Renowned Washington-based photographer Art Wolfe (previously on Neatorama) snapped this intriguing photo back in 2010. Leave a comment how long it took you to spot the danger, or whether you see it at all ...
Alzheimer’s Disease is sometimes called The Long Goodbye, a gradual loss of memory, self, and eventually, life. When artist William Utermohlen was diagnosed with Alzheimer’s he began to make a series of self-portraits that would continue for five years. Looking at the pictures in chronological order is looking at a life diminished by degrees. As his technical skill ebbed, so did Utermohlen’s apparent sense of self. Still, the urge to create persisted.
In an essay about the self-portraits, Utermohlen’s wife, Pat, wrote:
“In these pictures we see with heart-breaking intensity William’s efforts to explain his altered self, his fears and his sadness. The great talent remains, but the method changes. He sometimes uses water-colour and paints a series of masks, perhaps because he could more quickly express his fear. In both the oils and water-colours these marvellous self portraits express his desperate attempt to understand his condition. There is a new freedom of expression, the paint is applied more thickly, art-historically speaking the artist seems less linear and classical, more expressionist, and I see ghosts of his German heritage.”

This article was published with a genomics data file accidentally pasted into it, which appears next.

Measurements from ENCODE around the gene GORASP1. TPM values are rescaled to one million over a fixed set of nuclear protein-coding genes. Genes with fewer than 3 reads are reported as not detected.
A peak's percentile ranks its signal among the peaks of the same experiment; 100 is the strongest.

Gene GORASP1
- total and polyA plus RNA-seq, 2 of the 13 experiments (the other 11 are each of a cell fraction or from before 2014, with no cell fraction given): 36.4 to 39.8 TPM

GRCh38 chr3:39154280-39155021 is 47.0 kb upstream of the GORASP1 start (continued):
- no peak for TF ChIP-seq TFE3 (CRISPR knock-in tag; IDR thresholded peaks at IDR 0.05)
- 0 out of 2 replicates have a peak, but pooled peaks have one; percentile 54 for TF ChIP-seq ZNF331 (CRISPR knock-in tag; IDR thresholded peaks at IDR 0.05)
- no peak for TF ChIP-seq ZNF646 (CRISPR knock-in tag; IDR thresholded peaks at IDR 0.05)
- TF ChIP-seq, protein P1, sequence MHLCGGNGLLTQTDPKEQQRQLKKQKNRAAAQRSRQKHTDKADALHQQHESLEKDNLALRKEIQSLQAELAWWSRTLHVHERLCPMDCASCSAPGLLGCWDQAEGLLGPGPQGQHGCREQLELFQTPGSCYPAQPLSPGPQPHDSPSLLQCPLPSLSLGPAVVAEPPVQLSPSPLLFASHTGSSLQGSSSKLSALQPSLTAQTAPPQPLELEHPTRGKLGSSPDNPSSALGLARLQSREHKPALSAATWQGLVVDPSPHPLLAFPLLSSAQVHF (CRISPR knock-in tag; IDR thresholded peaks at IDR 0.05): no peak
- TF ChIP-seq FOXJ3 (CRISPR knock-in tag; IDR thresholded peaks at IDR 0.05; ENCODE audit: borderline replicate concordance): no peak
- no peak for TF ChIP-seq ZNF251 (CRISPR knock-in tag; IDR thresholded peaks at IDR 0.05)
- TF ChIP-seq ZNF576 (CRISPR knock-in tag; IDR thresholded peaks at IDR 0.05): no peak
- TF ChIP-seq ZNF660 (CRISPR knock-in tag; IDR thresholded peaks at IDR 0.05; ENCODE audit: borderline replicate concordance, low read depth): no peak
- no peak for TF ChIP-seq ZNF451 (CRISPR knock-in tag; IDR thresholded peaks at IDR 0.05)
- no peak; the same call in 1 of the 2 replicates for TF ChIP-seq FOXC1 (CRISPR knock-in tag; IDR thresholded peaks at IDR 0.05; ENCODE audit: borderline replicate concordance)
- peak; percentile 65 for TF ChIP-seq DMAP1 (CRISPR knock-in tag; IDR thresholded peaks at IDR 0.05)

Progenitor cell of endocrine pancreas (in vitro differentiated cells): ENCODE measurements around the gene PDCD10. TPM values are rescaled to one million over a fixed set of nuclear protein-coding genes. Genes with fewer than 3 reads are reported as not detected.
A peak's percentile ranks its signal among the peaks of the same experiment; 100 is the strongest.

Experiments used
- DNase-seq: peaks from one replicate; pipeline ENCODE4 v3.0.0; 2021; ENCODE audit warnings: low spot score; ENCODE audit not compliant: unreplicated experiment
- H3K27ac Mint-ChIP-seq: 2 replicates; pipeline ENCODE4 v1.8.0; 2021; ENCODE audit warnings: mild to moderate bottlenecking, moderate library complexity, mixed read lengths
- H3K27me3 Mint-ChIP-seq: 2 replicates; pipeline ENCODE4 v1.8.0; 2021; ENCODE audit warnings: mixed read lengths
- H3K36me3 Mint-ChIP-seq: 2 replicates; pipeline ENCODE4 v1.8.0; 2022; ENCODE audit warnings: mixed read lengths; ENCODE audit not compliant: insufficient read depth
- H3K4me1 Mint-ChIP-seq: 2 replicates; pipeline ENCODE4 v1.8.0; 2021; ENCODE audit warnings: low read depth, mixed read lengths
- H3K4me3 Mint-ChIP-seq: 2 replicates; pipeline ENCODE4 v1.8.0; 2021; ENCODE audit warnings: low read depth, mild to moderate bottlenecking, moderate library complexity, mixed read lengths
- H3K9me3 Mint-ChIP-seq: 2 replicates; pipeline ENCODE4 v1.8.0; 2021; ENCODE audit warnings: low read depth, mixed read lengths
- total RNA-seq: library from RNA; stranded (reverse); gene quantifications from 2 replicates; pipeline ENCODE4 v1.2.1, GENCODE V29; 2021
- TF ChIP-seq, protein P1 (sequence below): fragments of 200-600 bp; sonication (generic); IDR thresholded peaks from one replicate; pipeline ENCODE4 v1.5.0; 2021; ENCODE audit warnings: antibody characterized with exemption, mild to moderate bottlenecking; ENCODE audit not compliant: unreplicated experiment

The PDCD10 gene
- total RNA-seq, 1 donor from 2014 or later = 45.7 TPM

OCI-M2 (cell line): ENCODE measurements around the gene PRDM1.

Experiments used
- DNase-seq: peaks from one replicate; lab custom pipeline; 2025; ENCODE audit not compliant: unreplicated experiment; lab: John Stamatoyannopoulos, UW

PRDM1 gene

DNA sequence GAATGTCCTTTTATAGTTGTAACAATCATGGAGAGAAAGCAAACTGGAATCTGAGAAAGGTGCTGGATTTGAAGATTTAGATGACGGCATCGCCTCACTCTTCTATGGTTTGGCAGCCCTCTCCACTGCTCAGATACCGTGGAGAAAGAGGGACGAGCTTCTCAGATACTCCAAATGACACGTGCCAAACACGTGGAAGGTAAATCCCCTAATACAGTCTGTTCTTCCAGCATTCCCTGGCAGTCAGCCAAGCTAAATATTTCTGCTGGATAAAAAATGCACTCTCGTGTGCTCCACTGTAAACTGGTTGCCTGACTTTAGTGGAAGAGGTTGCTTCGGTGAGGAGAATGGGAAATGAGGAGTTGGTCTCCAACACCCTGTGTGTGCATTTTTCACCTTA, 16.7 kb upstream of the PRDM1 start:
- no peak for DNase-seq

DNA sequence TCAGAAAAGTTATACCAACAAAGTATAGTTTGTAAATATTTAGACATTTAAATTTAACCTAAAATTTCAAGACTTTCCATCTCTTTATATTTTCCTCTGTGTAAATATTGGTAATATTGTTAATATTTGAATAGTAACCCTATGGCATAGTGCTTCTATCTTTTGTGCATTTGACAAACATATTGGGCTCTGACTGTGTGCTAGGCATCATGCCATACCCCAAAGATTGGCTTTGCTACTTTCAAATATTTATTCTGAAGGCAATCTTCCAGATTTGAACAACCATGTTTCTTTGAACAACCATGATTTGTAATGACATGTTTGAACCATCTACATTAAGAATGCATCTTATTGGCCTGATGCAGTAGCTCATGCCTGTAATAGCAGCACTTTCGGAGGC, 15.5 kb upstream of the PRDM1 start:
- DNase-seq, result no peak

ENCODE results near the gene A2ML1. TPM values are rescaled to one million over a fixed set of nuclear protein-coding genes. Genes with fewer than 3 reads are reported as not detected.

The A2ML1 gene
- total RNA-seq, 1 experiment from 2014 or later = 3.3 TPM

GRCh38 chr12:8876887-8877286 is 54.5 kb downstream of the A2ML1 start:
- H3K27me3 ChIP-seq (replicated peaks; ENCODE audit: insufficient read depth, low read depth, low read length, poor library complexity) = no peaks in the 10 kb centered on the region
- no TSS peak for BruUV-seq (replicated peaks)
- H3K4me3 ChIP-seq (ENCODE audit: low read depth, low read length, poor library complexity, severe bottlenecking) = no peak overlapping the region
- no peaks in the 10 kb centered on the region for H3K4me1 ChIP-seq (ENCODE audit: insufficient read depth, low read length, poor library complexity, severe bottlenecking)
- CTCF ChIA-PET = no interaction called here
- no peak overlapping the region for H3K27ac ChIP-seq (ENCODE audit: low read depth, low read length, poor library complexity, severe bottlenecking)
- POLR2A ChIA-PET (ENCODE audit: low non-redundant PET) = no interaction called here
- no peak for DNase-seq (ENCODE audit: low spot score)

Worldwide, nearly 36 million people have Alzheimer’s or a related dementia—almost everyone will be touched by Alzheimer’s in some way during their lifetimes. Although Pat Utermohlen told the New York Times, “It’s so strange to be known for something you’re doing when you’re rather ill,” it was also a testament to William Utermolen’s ability as an artist that he was able to transcend his own experience, even unknowingly, and create work that was at once profound, heart-breaking, and universal.
Some news stories are so surprising that they deserve to be told to as many people as possible, some are so obvious that reporting them at all seems unnecessary, and some just seem so right that it’s a wonder they didn’t happen before. Hafþór Júlíus Björnsson—The Mountain from Game Of Thrones—winning the Europe’s Strongest Man competition actually seems to fit into all three. It’s surprising because he’s a guy from TV, it’s obvious because he’s a massively huge guy from TV, and it’s right because we all saw him squish a man’s head like a grape a few months ago. Sure, that wasn’t real, but after seeing the highlight reel that News Of Iceland recently posted, it’s a safe bet that he could also do it in real life.
Björnsson’s feats of strength are certainly impressive ...
Started using my Gym card today. #9gag
Come on Barbie, let’s go party. #9gag